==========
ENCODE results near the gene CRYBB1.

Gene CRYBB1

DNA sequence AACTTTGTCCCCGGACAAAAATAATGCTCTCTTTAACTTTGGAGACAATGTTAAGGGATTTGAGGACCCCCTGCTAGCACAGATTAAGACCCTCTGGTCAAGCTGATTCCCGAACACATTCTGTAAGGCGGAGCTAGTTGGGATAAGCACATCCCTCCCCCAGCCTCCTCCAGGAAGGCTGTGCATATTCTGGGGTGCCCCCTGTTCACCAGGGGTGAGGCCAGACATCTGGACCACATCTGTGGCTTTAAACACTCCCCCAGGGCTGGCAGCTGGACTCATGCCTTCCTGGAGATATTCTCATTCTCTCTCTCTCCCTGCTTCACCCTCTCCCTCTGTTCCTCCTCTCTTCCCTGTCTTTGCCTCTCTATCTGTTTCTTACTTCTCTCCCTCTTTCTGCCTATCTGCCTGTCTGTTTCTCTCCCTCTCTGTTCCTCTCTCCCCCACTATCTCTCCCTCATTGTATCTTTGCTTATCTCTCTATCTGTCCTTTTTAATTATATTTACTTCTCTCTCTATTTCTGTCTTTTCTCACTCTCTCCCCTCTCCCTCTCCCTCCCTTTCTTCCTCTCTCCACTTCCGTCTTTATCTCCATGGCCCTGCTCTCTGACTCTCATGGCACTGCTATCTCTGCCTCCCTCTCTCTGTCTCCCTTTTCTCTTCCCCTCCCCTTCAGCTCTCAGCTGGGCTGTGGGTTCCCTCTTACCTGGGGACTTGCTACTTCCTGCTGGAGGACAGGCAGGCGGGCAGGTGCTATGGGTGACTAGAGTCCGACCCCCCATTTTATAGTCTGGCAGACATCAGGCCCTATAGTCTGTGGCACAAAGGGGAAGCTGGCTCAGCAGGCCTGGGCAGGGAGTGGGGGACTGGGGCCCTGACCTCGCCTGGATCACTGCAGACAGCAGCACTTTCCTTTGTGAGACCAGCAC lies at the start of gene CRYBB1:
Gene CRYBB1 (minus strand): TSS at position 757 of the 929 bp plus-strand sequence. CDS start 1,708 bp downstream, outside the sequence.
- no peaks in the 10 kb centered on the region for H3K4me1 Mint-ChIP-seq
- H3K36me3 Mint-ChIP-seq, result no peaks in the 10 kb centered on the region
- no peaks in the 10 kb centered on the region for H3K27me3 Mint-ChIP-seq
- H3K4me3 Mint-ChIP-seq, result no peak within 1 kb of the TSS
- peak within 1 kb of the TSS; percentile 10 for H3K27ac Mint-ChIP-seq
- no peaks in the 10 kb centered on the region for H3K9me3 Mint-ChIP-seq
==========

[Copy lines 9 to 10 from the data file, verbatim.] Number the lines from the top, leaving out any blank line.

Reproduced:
- peak within 1 kb of the TSS; percentile 10 for H3K27ac Mint-ChIP-seq
- no peaks in the 10 kb centered on the region for H3K9me3 Mint-ChIP-seq